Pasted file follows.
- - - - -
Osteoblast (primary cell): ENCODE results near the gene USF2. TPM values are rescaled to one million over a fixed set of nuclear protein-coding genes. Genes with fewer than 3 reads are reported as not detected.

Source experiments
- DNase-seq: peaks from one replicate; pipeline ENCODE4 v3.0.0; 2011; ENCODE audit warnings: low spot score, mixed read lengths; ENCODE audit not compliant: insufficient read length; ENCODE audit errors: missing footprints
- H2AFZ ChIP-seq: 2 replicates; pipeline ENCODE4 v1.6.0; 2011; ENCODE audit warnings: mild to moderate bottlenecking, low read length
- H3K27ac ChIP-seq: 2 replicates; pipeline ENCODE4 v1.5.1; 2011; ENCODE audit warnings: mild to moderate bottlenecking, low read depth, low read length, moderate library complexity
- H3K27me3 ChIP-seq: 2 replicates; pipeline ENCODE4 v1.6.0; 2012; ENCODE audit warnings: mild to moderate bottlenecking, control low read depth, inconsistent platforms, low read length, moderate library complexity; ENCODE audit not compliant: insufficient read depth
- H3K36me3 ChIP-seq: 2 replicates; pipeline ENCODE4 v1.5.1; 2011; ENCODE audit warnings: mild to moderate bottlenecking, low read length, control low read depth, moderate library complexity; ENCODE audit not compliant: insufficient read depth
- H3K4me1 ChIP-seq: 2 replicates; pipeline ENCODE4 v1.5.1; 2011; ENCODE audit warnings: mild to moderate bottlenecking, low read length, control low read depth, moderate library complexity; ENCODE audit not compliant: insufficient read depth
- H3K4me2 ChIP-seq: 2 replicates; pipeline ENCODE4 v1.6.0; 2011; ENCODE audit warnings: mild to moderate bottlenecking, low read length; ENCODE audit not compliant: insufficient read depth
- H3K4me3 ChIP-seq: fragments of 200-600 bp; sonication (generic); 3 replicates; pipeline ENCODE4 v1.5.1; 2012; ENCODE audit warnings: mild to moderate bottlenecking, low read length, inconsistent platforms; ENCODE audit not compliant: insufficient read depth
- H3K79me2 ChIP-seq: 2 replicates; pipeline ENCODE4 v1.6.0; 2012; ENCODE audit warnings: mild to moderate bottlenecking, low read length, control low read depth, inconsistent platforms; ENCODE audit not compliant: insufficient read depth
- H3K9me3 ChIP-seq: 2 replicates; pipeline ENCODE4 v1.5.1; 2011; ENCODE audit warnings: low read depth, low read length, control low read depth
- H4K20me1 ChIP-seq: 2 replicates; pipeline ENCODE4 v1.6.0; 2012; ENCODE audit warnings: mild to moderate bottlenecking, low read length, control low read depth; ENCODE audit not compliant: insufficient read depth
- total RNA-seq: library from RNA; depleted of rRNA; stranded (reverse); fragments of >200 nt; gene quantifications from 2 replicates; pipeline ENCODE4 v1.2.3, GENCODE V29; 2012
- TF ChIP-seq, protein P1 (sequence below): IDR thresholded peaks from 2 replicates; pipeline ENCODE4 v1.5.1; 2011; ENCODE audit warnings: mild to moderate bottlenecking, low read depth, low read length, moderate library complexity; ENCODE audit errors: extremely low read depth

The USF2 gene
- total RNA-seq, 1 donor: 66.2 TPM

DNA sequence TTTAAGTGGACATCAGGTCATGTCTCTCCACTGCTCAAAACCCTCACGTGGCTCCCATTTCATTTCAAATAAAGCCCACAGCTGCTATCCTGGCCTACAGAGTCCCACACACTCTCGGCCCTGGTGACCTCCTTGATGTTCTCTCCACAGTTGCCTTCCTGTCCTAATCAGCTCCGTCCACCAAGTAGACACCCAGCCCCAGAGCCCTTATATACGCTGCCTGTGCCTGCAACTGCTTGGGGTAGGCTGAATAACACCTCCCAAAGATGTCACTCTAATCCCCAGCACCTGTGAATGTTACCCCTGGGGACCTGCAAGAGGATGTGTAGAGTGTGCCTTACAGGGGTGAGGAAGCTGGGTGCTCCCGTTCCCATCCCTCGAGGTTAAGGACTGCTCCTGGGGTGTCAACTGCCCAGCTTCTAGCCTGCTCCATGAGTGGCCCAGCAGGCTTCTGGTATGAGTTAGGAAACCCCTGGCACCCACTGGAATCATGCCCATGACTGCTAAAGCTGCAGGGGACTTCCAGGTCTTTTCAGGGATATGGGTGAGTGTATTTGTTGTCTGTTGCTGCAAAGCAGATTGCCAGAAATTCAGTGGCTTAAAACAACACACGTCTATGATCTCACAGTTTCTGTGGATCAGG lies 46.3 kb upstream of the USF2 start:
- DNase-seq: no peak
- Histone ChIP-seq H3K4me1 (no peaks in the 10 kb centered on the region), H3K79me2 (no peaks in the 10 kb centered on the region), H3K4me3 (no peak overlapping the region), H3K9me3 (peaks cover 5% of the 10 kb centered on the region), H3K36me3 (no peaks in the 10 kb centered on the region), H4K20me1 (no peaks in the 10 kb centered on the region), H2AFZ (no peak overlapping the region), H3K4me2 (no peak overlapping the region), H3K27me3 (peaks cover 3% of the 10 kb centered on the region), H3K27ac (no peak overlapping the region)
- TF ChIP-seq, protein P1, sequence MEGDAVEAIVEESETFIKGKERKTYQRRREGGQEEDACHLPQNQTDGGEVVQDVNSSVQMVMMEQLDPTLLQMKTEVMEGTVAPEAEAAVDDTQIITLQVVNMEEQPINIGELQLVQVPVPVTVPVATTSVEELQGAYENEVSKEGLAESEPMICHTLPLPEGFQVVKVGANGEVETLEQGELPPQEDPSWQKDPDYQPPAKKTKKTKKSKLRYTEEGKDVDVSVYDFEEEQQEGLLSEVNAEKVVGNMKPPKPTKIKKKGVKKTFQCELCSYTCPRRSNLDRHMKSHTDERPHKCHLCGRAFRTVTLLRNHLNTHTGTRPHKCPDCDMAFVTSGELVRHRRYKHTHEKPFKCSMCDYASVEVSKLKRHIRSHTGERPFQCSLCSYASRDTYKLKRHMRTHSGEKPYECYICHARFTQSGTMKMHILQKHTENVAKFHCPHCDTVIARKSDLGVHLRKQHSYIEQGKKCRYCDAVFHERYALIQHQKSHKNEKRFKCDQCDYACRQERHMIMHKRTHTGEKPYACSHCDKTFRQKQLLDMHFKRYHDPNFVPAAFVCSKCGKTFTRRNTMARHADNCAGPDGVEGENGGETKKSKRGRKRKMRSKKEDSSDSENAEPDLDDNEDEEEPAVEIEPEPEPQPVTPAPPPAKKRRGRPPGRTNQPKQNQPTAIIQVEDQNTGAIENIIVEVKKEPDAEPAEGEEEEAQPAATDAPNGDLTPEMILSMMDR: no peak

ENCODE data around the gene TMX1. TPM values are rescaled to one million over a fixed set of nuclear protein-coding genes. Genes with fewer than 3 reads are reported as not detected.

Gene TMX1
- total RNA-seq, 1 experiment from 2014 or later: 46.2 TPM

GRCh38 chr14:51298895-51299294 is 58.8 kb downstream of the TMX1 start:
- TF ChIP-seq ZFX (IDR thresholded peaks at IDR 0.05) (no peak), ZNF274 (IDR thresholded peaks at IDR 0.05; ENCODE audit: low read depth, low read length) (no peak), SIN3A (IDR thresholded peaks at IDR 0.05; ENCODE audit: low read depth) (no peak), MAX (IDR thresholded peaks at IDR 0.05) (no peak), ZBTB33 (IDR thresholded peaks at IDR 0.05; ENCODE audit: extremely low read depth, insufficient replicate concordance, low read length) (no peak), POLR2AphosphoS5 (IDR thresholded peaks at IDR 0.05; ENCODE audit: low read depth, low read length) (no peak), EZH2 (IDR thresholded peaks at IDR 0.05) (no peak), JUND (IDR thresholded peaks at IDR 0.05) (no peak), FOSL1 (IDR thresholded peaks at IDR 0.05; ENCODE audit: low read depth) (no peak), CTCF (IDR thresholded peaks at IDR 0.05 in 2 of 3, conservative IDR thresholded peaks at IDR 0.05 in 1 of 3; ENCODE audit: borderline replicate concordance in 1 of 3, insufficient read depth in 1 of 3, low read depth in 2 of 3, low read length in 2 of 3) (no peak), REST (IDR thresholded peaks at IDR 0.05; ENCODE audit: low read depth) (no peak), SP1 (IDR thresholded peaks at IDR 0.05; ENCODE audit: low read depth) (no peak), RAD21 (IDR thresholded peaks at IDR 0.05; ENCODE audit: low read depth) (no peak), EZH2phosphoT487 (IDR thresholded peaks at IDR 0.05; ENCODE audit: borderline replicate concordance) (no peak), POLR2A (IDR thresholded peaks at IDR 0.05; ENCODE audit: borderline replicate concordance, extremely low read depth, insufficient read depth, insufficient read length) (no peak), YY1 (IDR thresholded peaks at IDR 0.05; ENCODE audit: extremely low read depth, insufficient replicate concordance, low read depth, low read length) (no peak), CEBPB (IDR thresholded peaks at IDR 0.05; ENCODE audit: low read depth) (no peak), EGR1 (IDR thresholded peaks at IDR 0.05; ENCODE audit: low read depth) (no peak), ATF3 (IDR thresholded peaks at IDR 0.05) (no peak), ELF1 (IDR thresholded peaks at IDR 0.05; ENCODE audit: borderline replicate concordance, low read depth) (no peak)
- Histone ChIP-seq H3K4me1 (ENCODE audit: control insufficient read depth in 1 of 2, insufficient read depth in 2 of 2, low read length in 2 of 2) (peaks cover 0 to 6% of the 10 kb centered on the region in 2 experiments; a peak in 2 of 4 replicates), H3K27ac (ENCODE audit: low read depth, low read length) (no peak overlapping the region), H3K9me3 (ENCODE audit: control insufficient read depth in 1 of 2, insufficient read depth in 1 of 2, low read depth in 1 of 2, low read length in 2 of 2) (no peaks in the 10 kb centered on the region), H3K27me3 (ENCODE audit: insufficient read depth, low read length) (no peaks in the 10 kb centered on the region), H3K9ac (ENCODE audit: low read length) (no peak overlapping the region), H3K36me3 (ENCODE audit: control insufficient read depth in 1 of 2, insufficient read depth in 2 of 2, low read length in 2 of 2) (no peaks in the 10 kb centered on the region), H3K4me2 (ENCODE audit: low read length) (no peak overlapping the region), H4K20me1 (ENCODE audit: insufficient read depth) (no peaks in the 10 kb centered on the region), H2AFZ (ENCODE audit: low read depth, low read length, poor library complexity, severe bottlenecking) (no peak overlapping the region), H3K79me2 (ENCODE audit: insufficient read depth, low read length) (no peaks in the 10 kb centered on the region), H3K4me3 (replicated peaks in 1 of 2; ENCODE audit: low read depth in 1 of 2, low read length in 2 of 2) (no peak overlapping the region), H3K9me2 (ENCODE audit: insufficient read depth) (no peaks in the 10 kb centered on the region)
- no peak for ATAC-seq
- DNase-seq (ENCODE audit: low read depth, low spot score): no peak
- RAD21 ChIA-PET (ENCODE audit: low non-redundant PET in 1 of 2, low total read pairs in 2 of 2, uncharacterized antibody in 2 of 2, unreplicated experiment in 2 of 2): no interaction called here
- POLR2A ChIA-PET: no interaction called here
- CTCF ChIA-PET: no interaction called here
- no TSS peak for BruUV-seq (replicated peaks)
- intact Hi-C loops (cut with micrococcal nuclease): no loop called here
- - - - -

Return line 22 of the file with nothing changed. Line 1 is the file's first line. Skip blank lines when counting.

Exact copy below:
ENCODE data around the gene TMX1. TPM values are rescaled to one million over a fixed set of nuclear protein-coding genes. Genes with fewer than 3 reads are reported as not detected.